If you found yourself checking the calendar at some point, wondering if perhaps it was September 2011, you can be forgiven, because as the Tigers beat the Red Sox slowly but surely into the ground, it felt a lot like those darkest of days.
Of course, if you were looking over towards the calendar, you may have notice that it's 2012, which to the superstitious amongst us means that it's going to be a bad year for Josh Beckett.
Do we have any converts after tonight?
Seven earned runs off of one walk and seven hits--five of them home runs. At the very least, it wasn't like he was getting teed off on by backups--two went to Miguel Cabrera, two to Prince Fielder, and one to Alex Avila, but that's cold comfort on the back end up quite such a beatdown.
Beckett did have some life on his fastball early on, but as the night wore on all that life served to do was to bring the ball over the middle of the plate and put it on a perfect trajectory to be hooked into right, left, wherever the Tigers happened to be aiming at the moment. His changeup was garbage throughout, with his curveball perhaps the most consistent offering, and even that not falling the way he'd want for it to.
The offense fared better against Doug Fister and the relievers who replaced him after his early injury-related exit than it did against Justin Verlander, but that still did not result in any runs. Adrian Gonzalez, Ryan Sweeney, and Jarrod Saltalamacchia seemed the most competent of the bunch, while Mike Aviles and Cody Ross looked completely out of their depth, far removed from their spring performances. Also of concern is Kevin Youkilis, who seems not himself at the plate.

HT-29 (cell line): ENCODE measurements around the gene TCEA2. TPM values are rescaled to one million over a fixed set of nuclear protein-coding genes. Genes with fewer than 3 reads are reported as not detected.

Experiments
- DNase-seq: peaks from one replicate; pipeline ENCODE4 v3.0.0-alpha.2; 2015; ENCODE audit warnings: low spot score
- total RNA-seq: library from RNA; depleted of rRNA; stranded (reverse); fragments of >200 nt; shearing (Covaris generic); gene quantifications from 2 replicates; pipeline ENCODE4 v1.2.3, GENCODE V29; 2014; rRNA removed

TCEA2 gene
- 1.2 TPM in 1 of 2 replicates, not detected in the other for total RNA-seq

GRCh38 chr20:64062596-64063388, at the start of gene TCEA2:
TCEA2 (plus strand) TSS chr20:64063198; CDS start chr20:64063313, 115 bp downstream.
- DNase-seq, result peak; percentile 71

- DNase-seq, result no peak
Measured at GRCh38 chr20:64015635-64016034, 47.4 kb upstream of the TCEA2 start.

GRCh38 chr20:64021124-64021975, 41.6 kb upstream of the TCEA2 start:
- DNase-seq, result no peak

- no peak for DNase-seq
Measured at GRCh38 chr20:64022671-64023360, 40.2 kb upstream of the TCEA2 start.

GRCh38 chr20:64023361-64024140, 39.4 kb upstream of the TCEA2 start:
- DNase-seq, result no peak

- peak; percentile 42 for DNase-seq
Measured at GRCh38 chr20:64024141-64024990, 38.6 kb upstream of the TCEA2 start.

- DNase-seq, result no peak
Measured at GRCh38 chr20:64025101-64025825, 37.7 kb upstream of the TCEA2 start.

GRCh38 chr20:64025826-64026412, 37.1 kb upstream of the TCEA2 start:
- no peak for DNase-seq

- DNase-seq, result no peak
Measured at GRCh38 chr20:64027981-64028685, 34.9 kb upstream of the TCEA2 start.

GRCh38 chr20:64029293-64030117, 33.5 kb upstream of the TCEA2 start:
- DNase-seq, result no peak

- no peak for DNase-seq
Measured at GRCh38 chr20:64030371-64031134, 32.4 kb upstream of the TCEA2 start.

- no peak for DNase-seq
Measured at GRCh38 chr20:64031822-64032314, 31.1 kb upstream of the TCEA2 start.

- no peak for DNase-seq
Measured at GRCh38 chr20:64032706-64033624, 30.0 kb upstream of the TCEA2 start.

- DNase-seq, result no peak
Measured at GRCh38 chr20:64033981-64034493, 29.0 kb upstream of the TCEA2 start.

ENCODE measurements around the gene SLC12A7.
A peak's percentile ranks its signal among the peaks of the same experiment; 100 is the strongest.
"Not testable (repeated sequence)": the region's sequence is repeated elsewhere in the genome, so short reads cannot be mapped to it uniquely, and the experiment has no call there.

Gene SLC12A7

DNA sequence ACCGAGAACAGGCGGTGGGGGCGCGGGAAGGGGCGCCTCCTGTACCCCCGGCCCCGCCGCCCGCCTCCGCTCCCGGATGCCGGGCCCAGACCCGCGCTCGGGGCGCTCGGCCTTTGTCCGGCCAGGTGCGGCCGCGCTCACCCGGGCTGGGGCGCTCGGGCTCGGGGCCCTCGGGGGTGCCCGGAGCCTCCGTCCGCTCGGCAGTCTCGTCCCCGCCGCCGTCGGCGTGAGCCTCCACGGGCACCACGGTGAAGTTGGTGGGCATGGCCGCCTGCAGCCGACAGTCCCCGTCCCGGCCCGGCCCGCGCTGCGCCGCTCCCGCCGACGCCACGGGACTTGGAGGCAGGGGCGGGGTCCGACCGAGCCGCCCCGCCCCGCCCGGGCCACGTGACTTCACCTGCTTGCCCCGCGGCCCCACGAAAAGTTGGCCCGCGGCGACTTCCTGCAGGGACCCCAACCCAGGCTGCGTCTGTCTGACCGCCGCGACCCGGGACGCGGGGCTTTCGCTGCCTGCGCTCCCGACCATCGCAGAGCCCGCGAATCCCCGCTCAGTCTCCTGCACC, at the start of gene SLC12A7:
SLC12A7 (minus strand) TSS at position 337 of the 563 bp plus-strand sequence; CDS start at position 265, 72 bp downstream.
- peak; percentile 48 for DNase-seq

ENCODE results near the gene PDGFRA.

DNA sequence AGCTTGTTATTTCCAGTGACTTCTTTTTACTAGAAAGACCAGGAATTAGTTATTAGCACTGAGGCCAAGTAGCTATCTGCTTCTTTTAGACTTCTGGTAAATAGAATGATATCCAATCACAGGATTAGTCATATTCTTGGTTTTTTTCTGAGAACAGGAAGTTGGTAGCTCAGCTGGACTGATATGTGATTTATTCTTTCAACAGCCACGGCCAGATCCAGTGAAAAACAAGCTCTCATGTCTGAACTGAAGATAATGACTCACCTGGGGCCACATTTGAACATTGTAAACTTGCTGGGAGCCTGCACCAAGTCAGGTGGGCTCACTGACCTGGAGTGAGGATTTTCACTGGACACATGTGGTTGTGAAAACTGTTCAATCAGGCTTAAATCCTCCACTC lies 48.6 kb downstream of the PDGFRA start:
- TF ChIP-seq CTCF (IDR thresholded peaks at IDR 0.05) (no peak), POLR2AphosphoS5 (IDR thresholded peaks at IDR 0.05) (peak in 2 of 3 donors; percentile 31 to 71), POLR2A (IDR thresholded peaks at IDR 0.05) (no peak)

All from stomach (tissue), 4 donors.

Perhaps the scariest thing about the whole game was how much it felt like September in every last way. Bad pitching is one thing. A struggling offense is one thing. How everything seemed to snowball, and every last possible thing that could go wrong did? That's another. The sloppy play in the field, the balls that were hit right at defensive players, and the ones that seemed to drop perfectly against us.
Some of that is within the Sox' power to control, and seeing that continue to go wrong even on the other side of the offseason triggers some level of panic, however unreasonable it might be to judge based on one day. The rest of it is not, and so it's even more unreasonable to put any value in it.
But it's 2012, an even year, and I'll be damned if I'm not feeling a bit superstitious after this.